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PATIENT DATA PRIVACY: HIPAA, THE FAILURE OF ANONYMIZATION, AND SUGGESTED SOLUTIONS

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The protection of PHI is an extremely important responsibility of HIPAA; however, the Privacy Rule was, as mentioned,
written at a time before computing and the Internet were as pervasive as they are today. Much of the content of the HIPAA
Privacy Ruleand its subsequent revisions in 2000 and 2002 [3]are concerned with proper procedure after a breach of health
data, or permissions needed to release information to entities such as health insurance companies and family members. But
as computer scientists learn more and more about data privacy, however, other threats to the privacy of patients PHI have
been revealed. In the below sections, I discuss the threat of data re-identification to patient privacy, and how HIPAA and other
privacy laws might be improved to better protect against re-identification.

III. DATA RE - IDENTIFICATION
Here, I will discuss the process of data re-identification, which will bring to light several issues related to the privacy of
health data.
As stated earlier, data re-identification is the practice of matching de-identified data with publicly available information, or
auxiliary data, in order to discover the individual to which the data belongs to [1]. Data re-identification shows the failures
of anonymizing data, and some other methods by which data owners inadvertently release information about individuals in a
dataset.
A simple example best explains data re-identification. Say that the rehab center maintains a database of the EHRs of all its
patients, past and present. A simplified view of the database might look like this:
Race
Asian
White
Black
Asian
Hispanic/Latino
Hispanic/Latino
Hispanic/Latino
White
White
American Indian

Birth date
6/11/1966
10/18/1975
6/26/1962
11/10/1989
3/23/1966
9/23/1965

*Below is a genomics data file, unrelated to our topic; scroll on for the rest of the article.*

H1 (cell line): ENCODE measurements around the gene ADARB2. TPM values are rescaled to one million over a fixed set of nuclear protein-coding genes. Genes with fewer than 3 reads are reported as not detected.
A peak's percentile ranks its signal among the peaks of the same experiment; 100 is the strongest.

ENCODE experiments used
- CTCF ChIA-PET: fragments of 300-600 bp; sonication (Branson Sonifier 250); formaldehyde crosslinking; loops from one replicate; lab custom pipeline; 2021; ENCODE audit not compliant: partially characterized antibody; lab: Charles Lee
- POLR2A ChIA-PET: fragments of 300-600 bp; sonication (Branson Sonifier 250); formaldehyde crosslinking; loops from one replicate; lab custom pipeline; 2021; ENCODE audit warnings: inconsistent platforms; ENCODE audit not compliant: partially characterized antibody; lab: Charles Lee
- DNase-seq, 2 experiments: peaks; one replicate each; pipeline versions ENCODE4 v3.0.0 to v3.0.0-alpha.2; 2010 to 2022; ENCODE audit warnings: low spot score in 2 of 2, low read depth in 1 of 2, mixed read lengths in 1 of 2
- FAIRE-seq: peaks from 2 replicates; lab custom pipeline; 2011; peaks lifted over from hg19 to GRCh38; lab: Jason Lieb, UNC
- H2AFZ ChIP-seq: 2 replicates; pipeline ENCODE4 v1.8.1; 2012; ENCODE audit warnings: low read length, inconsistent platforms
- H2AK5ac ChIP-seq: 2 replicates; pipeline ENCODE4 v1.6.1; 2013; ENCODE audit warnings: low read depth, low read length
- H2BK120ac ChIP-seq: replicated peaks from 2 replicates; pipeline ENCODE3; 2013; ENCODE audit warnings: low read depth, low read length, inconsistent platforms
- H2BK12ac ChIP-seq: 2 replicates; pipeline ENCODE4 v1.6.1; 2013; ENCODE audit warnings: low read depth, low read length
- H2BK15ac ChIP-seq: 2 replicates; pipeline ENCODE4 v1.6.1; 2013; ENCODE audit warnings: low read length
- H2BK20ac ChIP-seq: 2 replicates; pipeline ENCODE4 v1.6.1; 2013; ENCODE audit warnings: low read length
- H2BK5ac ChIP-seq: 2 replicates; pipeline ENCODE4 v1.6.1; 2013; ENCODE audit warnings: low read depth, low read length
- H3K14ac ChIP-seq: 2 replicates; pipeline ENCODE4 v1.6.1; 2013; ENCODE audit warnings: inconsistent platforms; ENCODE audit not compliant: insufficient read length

12/21/1983
2/2/1988
3/6/1976
9/5/1968

sex
Female
Male
Male
Male
Male
Female
Female
Female
Female
Female

zipcode
13090
29483
19125
60067
90210
65715
11510
96815
60185
56001

treatment
alcohol
amphetamines
alcohol
alcohol
cocaine
prescription drugs
prescription drugs
cocaine
amphetamines
alcohol

Now say that another healthcare provider releases this dataset:
name
Taylor
Ashley
Kevin
Elizabeth

birthdate
11/10/1989
3/6/1976
6/26/1962
6/11/1966

sex
Male
Female
Male
Female

zipcode
60067
60185
19125
13090

smoker?
yes
yes
no
no

If one were able to obtain both of these datasets, she could form the following table:
Name
Asian
White
Black
Asian

Race
Taylor
Ashley
Kevin
Elizabeth

birthdate
11/10/1989
3/6/1976
6/26/1962
6/11/1966

sex
Male
Female
Male
Female

zipcode
60067
60185
19125
13090

treatment
alcohol
amphetamines
alcohol
alcohol

smoker?
yes
yes
no
no

This procedure, known as an inner join between two tables, allows someone to construct a database that reveals more about
each individual in the dataset than either intended.
An inner join such as this one relies on a surprising fact about the American populationthat the combination of an individuals
birthdate, gender, and zip code is unique for about 87 percent of Americans [4]. So while it is not guaranteed that the table
above is accurateit could be the case that there is, say, another male born on November 10, 1989 in the 60067 zip codethe fact
has the potential to be dangerously revelatory. Whats more, individuals in sparsely-populated zip codes might be identified by
even less than the combination of their zip code, gender, and birthday. For example, in one Charlotte, North Carolina zip code
with a population of only ten individuals, there is only one fourteen-year-old boy. He can be uniquely identified by only zip
code and a four-year range for his birthday [6].
It might seem unlikely that such revealing datasets as the ones used in this example would be publicly available in the
first place. But nowadays, data scientists make a fairly pessimistic assumption about the availability of auxiliary information
to identify individuals in a dataset due to the proliferation of data on the Internet. People innocently make revelatory social